We don’t have time for details

By Rod Haxton, editor

You’ve probably seen or heard the commercial for a company offering to help inventors get patents for their inventions.

When my boys were very young, one of them said he would hire the company to patent their machine that would take people from one place to another in an instant. I agreed it was a great idea, but informed him that he also had to invent the machine.

That proved to be a minor stumbling block and, unfortunately, the travel machine never became a reality.

Little did I realize at the time that my son was way ahead of his time as presidential material. He would fit in well with today’s Republican candidates who offer grand fantasies - like time machines - but are as disconnected from reality as a seven-year-old when asked for specifics.

Donald Trump pledges to deport 11 million Hispanics without offering any details as to how this will happen or how it will be paid for, other than to promise he’ll hire good managers. Apparently, that’s good enough for 25-30 percent of Republican voters who say they’d vote for him.

Or to paraphrase the Mexican banditos from “Blazing Saddles,” the Republican base is declaring, “We don’t need no stinkin’ details.”

The Republican field is obliging the base by not providing any.

In fact, that’s been a pattern of Republican politics for the past seven years - lots of rhetoric and no substance.

Some GOP politicians, along with Libertarian leaning candidates such as Rand Paul, call for elimination of the IRS to the delight of their voting base. But they do so without offering a plan to fund the necessary functions of government such as agricultural programs, Medicaid, Medicare, Social Security, defense and, dare we say, border security.

Who has time for such details?

Same with a call to repeal the 14th Amendment which says that anyone born in the United States is a citizen of this country. It sounds great to the Fox News audience that is parading up and down their streets with pitchforks and torches in protest of “anchor babies,” but it’s not going to happen.

Remember how Planned Parenthood was the outrage of the moment only a few weeks ago and every Republican from Jeb Bush to Kansas Congressman Tim Huelskamp was bragging that they had either defunded the program in their state or that it should be defunded and dismantled?

The rhetoric plays well to the GOP base, but in the real world 97 percent of what Planned Parenthood does involves providing better health care and vital information for women.

Huelskamp, Sen. Pat Roberts and others can call for special hearings and they can play to their conservative base but, at the end of the day, nothing is going to happen because the critics are offering no alternative to a program that benefits tens of millions of women.

That, however, has become the Republican Party’s standard operating procedure.

Even before Republicans had seen the Iran nuclear deal they were condemning it. Presidential candidates are vowing to tear it up on their first day in office. Trump is stirring up his supporters on the campaign trail by making claims about the deal that are, for lack of a better word, lies.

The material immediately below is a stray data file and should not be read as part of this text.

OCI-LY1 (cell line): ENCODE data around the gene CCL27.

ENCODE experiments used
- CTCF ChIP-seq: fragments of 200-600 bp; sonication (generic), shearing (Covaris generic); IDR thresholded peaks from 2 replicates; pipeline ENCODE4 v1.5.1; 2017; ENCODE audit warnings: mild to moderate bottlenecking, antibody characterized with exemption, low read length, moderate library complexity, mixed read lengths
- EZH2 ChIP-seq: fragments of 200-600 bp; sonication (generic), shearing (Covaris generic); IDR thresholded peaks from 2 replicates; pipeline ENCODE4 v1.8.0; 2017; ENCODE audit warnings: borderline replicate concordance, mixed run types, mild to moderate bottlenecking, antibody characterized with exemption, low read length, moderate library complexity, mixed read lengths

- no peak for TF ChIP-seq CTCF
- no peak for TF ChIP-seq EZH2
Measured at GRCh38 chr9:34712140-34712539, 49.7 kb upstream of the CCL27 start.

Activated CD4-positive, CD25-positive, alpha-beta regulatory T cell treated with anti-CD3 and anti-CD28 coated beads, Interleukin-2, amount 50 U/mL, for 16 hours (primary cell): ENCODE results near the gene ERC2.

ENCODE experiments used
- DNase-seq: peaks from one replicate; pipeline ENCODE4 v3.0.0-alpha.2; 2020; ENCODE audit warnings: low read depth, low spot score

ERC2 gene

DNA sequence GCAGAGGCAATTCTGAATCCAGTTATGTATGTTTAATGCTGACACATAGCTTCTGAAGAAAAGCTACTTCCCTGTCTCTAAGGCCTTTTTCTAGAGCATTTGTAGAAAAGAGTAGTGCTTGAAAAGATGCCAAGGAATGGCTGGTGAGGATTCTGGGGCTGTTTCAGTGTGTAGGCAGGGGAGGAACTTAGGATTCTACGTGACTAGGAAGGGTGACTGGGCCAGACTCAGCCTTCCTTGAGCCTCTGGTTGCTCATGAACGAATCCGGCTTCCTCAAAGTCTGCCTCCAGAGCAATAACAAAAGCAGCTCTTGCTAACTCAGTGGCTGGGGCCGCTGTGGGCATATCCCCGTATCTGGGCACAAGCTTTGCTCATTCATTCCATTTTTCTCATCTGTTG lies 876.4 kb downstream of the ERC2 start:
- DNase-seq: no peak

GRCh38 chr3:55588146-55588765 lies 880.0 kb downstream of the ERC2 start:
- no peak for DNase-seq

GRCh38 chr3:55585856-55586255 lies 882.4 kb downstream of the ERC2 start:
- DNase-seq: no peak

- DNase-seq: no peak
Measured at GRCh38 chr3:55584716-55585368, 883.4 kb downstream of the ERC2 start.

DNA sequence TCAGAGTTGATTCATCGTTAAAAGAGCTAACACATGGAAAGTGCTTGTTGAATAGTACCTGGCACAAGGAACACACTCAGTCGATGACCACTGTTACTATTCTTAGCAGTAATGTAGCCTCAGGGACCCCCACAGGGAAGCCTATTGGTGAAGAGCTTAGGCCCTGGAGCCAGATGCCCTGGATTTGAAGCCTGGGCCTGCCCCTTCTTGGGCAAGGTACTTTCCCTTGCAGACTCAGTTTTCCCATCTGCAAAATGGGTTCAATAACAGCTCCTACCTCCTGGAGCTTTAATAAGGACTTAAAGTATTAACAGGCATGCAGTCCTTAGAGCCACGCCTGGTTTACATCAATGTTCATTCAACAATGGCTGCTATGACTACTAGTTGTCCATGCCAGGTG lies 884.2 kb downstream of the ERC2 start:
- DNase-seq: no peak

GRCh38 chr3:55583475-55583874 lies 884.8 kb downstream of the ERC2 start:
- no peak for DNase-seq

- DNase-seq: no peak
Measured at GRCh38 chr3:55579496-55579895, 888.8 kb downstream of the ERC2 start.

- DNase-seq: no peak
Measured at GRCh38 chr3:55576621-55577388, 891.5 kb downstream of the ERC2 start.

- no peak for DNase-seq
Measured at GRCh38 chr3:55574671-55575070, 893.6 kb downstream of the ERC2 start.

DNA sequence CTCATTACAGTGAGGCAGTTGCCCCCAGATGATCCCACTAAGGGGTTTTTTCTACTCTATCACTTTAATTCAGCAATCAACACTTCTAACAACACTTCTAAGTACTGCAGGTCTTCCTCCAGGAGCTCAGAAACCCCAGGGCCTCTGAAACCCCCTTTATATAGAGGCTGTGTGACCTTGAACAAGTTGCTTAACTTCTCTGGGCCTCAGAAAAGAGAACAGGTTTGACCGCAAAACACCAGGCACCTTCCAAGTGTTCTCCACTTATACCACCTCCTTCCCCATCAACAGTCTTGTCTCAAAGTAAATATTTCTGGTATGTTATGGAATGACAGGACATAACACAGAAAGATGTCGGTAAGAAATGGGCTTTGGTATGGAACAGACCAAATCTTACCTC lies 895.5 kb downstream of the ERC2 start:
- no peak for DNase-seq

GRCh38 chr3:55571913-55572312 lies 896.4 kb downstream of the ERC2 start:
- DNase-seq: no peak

Who cares about the details? This involves Iran so it must be bad. It was negotiated by a President who was born in Kenya.


Which brings us to the never-ending efforts - and more than 65 votes in Congress - to repeal Obamacare. Even as millions and millions of Americans are enrolling in the plan and as the number of uninsured Americans continues to decline, presidential candidates and the Republican Party still promise to do away with the Affordable Care Act if elected. They vow to replace it with something better, but after six years of railing against Obamacare not a single Republican has offered “something better.”

Details, as we’ve learned, are overrated.

It’s no different in Kansas politics.

Conservative lawmakers cut funding for public education and the consequences are immaterial. Let the local districts sort out the details.

The Legislature refuses to take advantage of federal funding to expand Medicaid eligibility which would provide better health care for the poor. It’s easier for these Republican lawmakers to campaign as opponents of Obamacare than it is to help fellow Kansans and provide an economic boost to our health care industry.

The fault lies not just with candidates and lawmakers who have grown adept at telling voters what they want to hear. Also to blame are low-information voters who are too lazy to question what’s possible and what isn’t, or more importantly, to ask what happens next?

What happens after you deport 11 million Hispanics?

What happens when you eliminate the IRS?

What happens when millions of Americans lose Obamacare coverage?

What happens when lack of funding forces the local school or hospital to close its doors?

Conservative politicians are guilty of not confronting these questions. Their base is guilty of not caring about the answers.

But on the outside chance that Trump is elected President and needs help in deporting 11 million Hispanics, we’ll be glad to visit with him about our travel machine.

They are two ideas that were meant for each other.

Rod Haxton can be reached at editor@screcord.com

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